IMF board approves $178m loan to support Malawi
The executive board of the International Monetary Fund (IMF) has granted approval for a loan totaling around $178 million to Malawi, with an immediate disbursement of around $35 million, as announced in a statement.
Malawian authorities had previously reached a staff-level agreement with the IMF for a four-year Extended Credit Facility back in September. In response to severe shortages of fuel, medicines, and fertilizers linked to foreign currency shortages, Malawi devalued its currency by 30% earlier this month.
Finance Minister Simplex Chithyola Banda expressed relief, stating, "The decision is a big breather for us and our economy." He highlighted two major expected benefits: the resumption of budgetary support from traditional donors and the alleviation of foreign currency shortages. Malawian President Lazarus Chakwera, claims that the IMF program would pave the way for additional financial support from development partners.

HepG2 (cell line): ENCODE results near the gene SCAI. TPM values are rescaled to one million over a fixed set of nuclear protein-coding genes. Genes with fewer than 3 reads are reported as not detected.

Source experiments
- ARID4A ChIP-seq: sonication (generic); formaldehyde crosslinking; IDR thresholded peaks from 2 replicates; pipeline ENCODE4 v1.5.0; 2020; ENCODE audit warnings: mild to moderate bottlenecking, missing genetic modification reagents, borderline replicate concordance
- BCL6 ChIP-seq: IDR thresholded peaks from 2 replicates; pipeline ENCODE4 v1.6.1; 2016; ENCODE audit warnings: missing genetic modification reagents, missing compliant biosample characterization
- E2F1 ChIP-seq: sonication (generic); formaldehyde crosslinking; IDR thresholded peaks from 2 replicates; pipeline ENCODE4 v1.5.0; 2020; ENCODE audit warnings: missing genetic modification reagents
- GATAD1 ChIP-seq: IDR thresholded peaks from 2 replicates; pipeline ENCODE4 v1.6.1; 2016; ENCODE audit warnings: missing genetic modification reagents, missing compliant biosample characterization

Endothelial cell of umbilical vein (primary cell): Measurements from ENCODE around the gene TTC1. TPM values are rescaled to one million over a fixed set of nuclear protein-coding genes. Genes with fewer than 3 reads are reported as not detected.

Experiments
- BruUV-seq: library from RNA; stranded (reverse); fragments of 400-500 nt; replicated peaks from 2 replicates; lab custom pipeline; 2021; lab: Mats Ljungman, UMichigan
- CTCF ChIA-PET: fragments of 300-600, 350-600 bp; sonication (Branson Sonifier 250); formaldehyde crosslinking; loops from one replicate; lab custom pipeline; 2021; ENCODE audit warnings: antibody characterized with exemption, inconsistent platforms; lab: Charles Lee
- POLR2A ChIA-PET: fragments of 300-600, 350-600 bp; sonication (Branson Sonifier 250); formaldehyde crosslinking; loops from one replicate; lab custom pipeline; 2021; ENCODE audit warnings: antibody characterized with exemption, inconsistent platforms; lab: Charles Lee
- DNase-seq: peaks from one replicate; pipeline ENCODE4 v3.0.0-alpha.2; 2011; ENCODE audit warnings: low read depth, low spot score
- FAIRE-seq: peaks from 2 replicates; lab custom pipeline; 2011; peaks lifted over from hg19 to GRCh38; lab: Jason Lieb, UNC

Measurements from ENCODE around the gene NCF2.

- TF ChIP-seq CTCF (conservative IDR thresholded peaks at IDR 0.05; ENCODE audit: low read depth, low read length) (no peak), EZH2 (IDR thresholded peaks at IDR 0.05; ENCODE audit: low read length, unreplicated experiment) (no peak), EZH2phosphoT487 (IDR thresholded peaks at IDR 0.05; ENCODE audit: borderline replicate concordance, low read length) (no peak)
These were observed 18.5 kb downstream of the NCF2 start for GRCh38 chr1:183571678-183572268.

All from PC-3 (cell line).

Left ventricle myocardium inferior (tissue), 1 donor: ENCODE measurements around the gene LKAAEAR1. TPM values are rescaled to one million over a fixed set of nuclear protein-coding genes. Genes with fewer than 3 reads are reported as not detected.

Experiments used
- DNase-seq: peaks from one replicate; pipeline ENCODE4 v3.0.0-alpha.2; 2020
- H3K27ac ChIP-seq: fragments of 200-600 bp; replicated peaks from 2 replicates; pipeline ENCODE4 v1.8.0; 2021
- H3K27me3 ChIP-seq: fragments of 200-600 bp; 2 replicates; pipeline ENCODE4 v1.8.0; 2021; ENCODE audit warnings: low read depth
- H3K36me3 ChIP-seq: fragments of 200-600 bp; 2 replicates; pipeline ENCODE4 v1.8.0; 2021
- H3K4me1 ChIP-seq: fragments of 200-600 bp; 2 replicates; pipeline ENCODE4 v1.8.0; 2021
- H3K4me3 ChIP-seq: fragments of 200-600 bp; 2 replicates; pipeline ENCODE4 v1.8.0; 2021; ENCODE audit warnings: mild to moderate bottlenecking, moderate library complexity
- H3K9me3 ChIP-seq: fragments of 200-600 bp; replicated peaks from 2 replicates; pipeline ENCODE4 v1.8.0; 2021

Points clés à retenir
Landlocked Malawi is currently undergoing a recovery process from a series of setbacks, including its most severe cholera outbreak to date, a devastating cyclone, high inflation, and a shortage of foreign currency triggered by escalating import costs. As one of the world's least-developed nations, Malawi had previously depended on donors to cover approximately 40% of its budget. However, donor payments were suspended following the exposure of a state corruption scandal known as "Cashgate" in 2013. In addition to these challenges, Malawi is working to restructure up to $1 billion of external debt in order to qualify for funding from the IMF. IMF First Deputy Managing Director Gita Gopinath emphasized the importance of successful external debt restructuring, stating, "Successful external debt restructuring is vital as there is no reasonable mix of adjustment and financing alone that can deliver macroeconomic stability."